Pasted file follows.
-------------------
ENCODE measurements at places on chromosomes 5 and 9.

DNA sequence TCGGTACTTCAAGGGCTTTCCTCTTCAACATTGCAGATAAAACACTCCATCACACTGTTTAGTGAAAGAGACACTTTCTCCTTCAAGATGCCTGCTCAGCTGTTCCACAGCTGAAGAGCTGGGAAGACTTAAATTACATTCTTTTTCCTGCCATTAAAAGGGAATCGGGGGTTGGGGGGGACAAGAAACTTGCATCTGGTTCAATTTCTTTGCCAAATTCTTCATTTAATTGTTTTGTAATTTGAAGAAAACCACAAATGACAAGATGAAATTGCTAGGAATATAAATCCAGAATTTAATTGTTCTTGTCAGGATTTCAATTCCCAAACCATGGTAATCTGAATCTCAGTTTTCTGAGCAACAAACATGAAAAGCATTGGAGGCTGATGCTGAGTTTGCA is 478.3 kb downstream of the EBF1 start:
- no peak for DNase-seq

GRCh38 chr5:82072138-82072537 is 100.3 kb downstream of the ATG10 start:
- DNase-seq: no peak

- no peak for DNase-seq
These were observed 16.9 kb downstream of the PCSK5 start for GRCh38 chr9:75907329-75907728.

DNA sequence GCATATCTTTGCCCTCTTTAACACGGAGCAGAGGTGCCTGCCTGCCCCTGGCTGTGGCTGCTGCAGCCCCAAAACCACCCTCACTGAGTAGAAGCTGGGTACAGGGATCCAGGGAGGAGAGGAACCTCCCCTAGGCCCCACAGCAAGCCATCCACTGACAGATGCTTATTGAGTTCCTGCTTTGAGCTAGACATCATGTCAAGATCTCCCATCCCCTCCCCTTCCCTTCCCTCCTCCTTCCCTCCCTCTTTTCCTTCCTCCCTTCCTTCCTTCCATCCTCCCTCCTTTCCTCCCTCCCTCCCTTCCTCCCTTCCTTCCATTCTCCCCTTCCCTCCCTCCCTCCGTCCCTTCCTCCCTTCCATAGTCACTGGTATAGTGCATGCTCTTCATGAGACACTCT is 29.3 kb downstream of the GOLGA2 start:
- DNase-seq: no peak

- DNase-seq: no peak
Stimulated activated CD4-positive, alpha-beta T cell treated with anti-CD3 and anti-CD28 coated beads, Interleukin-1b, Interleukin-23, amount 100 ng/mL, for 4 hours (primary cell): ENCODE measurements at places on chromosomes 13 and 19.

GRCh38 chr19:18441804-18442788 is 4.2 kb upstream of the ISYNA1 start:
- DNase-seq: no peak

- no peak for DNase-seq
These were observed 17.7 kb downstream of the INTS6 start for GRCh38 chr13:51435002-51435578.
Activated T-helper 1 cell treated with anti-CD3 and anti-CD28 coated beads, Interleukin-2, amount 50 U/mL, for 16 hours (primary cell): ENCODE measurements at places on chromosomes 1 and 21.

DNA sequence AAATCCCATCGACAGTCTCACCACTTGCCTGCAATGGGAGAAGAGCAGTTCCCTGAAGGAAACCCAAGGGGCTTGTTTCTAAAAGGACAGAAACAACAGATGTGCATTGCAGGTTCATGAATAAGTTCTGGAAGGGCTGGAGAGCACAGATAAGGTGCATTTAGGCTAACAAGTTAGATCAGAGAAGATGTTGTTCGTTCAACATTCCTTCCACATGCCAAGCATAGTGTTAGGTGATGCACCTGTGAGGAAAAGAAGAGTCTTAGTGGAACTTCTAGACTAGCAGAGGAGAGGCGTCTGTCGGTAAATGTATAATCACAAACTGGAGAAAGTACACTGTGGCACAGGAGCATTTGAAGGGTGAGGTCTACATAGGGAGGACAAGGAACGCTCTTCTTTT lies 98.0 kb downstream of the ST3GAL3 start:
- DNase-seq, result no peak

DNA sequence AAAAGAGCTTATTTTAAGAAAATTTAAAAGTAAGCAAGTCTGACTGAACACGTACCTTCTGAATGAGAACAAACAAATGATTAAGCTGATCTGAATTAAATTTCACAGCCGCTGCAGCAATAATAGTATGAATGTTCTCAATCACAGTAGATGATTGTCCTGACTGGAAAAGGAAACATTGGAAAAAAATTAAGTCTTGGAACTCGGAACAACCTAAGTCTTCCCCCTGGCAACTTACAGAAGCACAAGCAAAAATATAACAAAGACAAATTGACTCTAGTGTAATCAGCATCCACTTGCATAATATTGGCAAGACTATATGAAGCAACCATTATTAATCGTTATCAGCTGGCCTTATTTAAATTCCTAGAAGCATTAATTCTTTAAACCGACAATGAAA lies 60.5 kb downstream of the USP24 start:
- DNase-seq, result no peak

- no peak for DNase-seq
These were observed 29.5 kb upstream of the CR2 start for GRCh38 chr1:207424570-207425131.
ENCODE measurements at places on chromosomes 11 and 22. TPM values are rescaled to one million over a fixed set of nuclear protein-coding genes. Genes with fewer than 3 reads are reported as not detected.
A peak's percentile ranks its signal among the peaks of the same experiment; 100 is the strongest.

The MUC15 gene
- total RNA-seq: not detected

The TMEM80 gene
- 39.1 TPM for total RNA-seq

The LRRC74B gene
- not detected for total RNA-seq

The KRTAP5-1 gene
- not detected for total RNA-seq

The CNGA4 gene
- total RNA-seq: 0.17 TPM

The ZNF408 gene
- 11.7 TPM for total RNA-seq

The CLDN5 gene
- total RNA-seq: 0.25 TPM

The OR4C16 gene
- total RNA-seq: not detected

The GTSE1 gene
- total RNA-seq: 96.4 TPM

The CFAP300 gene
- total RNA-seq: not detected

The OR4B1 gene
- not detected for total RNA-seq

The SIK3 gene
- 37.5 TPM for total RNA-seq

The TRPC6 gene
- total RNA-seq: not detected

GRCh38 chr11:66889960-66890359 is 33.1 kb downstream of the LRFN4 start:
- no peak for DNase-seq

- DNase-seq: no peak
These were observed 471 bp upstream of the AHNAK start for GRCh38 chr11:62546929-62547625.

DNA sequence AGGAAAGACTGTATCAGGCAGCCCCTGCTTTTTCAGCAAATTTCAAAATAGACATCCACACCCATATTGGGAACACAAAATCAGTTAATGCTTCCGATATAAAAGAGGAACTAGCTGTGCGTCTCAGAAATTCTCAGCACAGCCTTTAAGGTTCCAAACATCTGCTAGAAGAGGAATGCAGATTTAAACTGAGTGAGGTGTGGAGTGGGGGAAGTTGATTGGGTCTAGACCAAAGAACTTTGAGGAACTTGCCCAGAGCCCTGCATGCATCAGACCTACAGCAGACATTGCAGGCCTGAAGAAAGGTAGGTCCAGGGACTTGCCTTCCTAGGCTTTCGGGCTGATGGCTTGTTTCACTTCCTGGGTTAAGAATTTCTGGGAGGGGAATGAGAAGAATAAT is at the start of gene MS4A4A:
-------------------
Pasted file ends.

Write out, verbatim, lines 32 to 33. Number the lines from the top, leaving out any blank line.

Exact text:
- not detected for total RNA-seq

The CNGA4 gene